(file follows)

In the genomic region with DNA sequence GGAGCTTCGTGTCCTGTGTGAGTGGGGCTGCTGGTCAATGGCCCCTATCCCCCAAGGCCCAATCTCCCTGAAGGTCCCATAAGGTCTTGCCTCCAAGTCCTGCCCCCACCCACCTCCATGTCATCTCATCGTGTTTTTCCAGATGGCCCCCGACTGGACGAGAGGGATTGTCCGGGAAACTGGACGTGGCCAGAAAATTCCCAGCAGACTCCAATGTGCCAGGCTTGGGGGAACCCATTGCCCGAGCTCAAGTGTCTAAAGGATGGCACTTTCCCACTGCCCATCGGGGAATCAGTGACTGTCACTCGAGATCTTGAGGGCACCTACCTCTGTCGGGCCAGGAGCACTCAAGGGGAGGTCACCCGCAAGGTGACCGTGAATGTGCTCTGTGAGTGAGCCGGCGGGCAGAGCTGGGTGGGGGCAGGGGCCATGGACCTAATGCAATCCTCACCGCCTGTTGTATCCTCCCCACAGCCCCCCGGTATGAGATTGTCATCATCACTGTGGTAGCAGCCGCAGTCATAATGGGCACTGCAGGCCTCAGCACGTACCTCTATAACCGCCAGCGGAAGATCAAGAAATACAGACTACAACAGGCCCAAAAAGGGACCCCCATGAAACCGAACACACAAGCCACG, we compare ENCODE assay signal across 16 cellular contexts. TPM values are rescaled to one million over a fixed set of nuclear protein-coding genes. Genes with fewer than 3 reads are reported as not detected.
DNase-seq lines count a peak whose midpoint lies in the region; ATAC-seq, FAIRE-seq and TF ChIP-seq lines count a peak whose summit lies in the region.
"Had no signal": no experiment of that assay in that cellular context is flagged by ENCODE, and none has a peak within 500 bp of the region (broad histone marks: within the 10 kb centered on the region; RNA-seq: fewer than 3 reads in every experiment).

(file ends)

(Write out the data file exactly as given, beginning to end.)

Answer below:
In the genomic region with DNA sequence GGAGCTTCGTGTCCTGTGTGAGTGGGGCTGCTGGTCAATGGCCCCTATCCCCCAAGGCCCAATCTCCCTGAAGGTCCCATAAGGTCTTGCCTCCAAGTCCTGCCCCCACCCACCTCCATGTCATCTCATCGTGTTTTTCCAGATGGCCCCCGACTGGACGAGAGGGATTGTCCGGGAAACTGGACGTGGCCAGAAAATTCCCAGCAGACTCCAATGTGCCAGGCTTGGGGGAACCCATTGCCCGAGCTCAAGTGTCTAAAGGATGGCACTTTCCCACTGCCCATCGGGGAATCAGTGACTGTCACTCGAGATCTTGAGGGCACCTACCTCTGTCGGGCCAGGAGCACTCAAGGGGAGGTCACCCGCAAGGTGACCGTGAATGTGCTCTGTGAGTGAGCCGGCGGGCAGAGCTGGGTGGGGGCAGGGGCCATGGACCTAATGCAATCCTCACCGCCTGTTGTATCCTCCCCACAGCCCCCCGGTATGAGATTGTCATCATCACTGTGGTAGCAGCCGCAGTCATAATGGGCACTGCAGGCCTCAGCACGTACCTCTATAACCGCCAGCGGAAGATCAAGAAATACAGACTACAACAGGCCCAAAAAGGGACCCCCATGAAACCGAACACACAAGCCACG, we compare ENCODE assay signal across 16 cellular contexts. TPM values are rescaled to one million over a fixed set of nuclear protein-coding genes. Genes with fewer than 3 reads are reported as not detected.
DNase-seq lines count a peak whose midpoint lies in the region; ATAC-seq, FAIRE-seq and TF ChIP-seq lines count a peak whose summit lies in the region.
"Had no signal": no experiment of that assay in that cellular context is flagged by ENCODE, and none has a peak within 500 bp of the region (broad histone marks: within the 10 kb centered on the region; RNA-seq: fewer than 3 reads in every experiment).